The Story Behind an Image, Part 5

For the past 14 years, I have a passionate love affair with photography. And I’ve come to discover that I have a fondness with photos that comes with a story. Over the years, I have shot a few of them. Here’s the next installment in my “The story behind an Image” series.

Part 5: This too shall pass

Despite all of its future importance to me, I couldn’t tell you what clothes I wore, what I did at work or what the weather was like on August 16, 2004. But what I can tell you about that day is that someone broke into my apartment and ripped my newfound passion away from me. Thankfully I was at work when it happened. Looking back, I remember walking up the first flight of stairs, then turning to see the door of my apartment. Which was slightly open but with every progressive step, more of the disturbing scene was revealed to me. The sturdy steel frame of the door was peeled back from the wall like an orange and the door itself looked like it was violently punched in by the Terminator. Absolutely dumbfounded by what I was looking at. I remember saying to myself, “What the hell was someone trying to do to my door?” As soon as I walked through the threshold, it was as though a switch was turned on in my brain and I realized what had happened. I got robbed. And that feeling of safety and security at home was instantly eroded.

Walking through my molested apartment, seemingly in slow motion like from a poorly edited B movie. Of all my possessions that was taken from me, my TV, home theater system, it was what I always kept at the foot of my bed concerned me the most, all of my photo gear. Which included my new Sigma 50-500 mm lense, which I had only used once at the Thunder over Michigan airshow a week before. Along with my first DSLR camera, Canon’s Digital Rebel along with two other lenses. Gone. The thought that a person would carelessly force their way into someone’s apartment or house, someone’s home and selfishly take whatever he or she wants, left me rattled to what seemed like forever. I’ve never endured such a feeling of violation in my life.

Feeling shattered and especially vulnerable, I called the local police. To my youthful ignorance, unless you catch them in the act, most break-ins go unsolved. And the only helpful words of advice for getting any of my beloved gear back, would be to check the local pawn shops. The officer told me that most stolen goods end up there, sold for quick cash. I couldn’t imagine the humiliation of going from shop to shop searching for my stolen gear and dealing with the unknown challenges of proofing ownership. I never had the courage to search for my missing gear. I just wanted to get away for that apartment and to move on with my life. At that time, I felt that my passionate love affair with photography was dead and over.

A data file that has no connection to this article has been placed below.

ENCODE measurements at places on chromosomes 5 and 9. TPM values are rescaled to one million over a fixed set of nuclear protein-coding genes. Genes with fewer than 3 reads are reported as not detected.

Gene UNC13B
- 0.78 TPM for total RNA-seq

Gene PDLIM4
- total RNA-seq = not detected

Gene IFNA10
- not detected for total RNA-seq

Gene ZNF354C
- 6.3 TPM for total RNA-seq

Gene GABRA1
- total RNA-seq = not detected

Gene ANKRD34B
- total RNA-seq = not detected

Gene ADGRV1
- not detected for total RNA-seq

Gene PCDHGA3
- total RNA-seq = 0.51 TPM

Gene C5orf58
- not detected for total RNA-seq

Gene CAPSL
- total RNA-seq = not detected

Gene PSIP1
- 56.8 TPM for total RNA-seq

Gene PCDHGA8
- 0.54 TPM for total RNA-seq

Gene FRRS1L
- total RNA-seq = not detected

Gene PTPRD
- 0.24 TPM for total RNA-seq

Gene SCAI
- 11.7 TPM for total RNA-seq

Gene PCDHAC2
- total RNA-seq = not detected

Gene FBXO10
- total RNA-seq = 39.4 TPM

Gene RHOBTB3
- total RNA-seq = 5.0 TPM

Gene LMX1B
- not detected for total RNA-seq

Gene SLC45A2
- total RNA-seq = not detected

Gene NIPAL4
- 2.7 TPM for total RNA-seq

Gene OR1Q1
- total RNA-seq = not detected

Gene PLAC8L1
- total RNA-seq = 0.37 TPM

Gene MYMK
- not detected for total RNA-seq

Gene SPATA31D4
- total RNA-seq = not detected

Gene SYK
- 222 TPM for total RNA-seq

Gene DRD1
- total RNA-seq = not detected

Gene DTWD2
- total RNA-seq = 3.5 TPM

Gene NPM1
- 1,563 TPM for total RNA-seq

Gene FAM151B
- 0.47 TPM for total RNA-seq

I never stayed another night at that plundered apartment. Oddly enough, the thieves didn’t touch my computer that stored all my precious photos. And thankfully I was able to find a new place to live fairly quickly. After a few months, I was settled in and got back into my work/life routine. During that time, I feverishly saved up enough money to not only replace but upgrade my gear. At the time, I purchased Canon’s new 20D and the 400mm F/5.6L lense. That body/lense combo vigorously rekindle my love affair with photography. I would go on to shoot some of my most memorable photos with them.

I find it ironic that sunsets can be symbolically viewed as an ending of something along with the passing of time and that the final image I took with my Digital Rebel before it was stolen was a sunset. It was the end of one chapter of my photographic journey and after that dark event, the start of a fresh and newly energized one. The image associated with this story was shot two days before that personally devastating day. This disturbing event in my life showed me that most things that we struggle with, are just moments in time. And that with time and patience, we can come to terms with and cope with our hardships and continue on with our lives hopefully stronger and wiser. Similarly, with what’s going on with the world now, “This too shall pass”.

part 6 image

Be sure to check out

< Story Behind an Image, Part 4

New site announcement

Adventure in Awesome: “Hey!? (Searching around) Where did he go? Did he ditch us? Oh man, not again”

Me:(Like Obi-Wan from Revenge of the Sith) “Hello there.”

Adventure in Awesome: “Where have you been? You were posting pretty regularly than you dropped off and now nothing. I got worried.”